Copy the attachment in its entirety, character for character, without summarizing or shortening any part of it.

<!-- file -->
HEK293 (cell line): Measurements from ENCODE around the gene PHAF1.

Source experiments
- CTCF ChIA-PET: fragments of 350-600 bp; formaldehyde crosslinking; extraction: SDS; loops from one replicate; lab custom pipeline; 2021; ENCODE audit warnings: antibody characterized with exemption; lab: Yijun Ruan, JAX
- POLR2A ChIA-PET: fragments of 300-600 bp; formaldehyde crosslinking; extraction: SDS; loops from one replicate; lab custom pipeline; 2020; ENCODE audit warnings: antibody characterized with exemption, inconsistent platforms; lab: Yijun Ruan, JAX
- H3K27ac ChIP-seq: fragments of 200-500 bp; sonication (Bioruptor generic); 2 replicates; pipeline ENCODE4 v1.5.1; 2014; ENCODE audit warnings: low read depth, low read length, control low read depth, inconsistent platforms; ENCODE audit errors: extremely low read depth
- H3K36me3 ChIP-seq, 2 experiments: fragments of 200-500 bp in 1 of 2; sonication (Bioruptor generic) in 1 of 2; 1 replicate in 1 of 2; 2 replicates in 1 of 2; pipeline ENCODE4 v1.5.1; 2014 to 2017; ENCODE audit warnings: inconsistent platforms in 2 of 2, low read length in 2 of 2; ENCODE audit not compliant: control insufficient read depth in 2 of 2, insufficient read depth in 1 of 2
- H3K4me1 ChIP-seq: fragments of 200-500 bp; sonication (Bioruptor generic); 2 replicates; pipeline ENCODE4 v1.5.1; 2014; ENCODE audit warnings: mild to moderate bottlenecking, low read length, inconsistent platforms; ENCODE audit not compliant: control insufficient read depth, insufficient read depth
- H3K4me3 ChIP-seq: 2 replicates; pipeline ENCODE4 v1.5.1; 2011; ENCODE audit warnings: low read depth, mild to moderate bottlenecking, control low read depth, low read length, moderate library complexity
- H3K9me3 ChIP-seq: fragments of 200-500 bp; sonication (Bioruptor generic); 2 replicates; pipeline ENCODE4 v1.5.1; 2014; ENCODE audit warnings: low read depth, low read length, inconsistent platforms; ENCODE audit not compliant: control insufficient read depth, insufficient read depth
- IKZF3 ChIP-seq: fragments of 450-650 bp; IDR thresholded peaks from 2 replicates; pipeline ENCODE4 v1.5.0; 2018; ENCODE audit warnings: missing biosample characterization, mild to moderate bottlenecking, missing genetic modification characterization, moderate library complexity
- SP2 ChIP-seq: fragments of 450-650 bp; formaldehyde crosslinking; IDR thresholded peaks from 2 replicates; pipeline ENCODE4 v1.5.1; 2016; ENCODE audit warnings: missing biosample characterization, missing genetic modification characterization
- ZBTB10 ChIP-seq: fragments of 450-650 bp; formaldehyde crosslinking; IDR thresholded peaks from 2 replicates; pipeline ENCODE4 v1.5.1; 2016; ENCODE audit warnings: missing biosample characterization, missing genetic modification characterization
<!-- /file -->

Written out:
HEK293 (cell line): Measurements from ENCODE around the gene PHAF1.

Source experiments
- CTCF ChIA-PET: fragments of 350-600 bp; formaldehyde crosslinking; extraction: SDS; loops from one replicate; lab custom pipeline; 2021; ENCODE audit warnings: antibody characterized with exemption; lab: Yijun Ruan, JAX
- POLR2A ChIA-PET: fragments of 300-600 bp; formaldehyde crosslinking; extraction: SDS; loops from one replicate; lab custom pipeline; 2020; ENCODE audit warnings: antibody characterized with exemption, inconsistent platforms; lab: Yijun Ruan, JAX
- H3K27ac ChIP-seq: fragments of 200-500 bp; sonication (Bioruptor generic); 2 replicates; pipeline ENCODE4 v1.5.1; 2014; ENCODE audit warnings: low read depth, low read length, control low read depth, inconsistent platforms; ENCODE audit errors: extremely low read depth
- H3K36me3 ChIP-seq, 2 experiments: fragments of 200-500 bp in 1 of 2; sonication (Bioruptor generic) in 1 of 2; 1 replicate in 1 of 2; 2 replicates in 1 of 2; pipeline ENCODE4 v1.5.1; 2014 to 2017; ENCODE audit warnings: inconsistent platforms in 2 of 2, low read length in 2 of 2; ENCODE audit not compliant: control insufficient read depth in 2 of 2, insufficient read depth in 1 of 2
- H3K4me1 ChIP-seq: fragments of 200-500 bp; sonication (Bioruptor generic); 2 replicates; pipeline ENCODE4 v1.5.1; 2014; ENCODE audit warnings: mild to moderate bottlenecking, low read length, inconsistent platforms; ENCODE audit not compliant: control insufficient read depth, insufficient read depth
- H3K4me3 ChIP-seq: 2 replicates; pipeline ENCODE4 v1.5.1; 2011; ENCODE audit warnings: low read depth, mild to moderate bottlenecking, control low read depth, low read length, moderate library complexity
- H3K9me3 ChIP-seq: fragments of 200-500 bp; sonication (Bioruptor generic); 2 replicates; pipeline ENCODE4 v1.5.1; 2014; ENCODE audit warnings: low read depth, low read length, inconsistent platforms; ENCODE audit not compliant: control insufficient read depth, insufficient read depth
- IKZF3 ChIP-seq: fragments of 450-650 bp; IDR thresholded peaks from 2 replicates; pipeline ENCODE4 v1.5.0; 2018; ENCODE audit warnings: missing biosample characterization, mild to moderate bottlenecking, missing genetic modification characterization, moderate library complexity
- SP2 ChIP-seq: fragments of 450-650 bp; formaldehyde crosslinking; IDR thresholded peaks from 2 replicates; pipeline ENCODE4 v1.5.1; 2016; ENCODE audit warnings: missing biosample characterization, missing genetic modification characterization
- ZBTB10 ChIP-seq: fragments of 450-650 bp; formaldehyde crosslinking; IDR thresholded peaks from 2 replicates; pipeline ENCODE4 v1.5.1; 2016; ENCODE audit warnings: missing biosample characterization, missing genetic modification characterization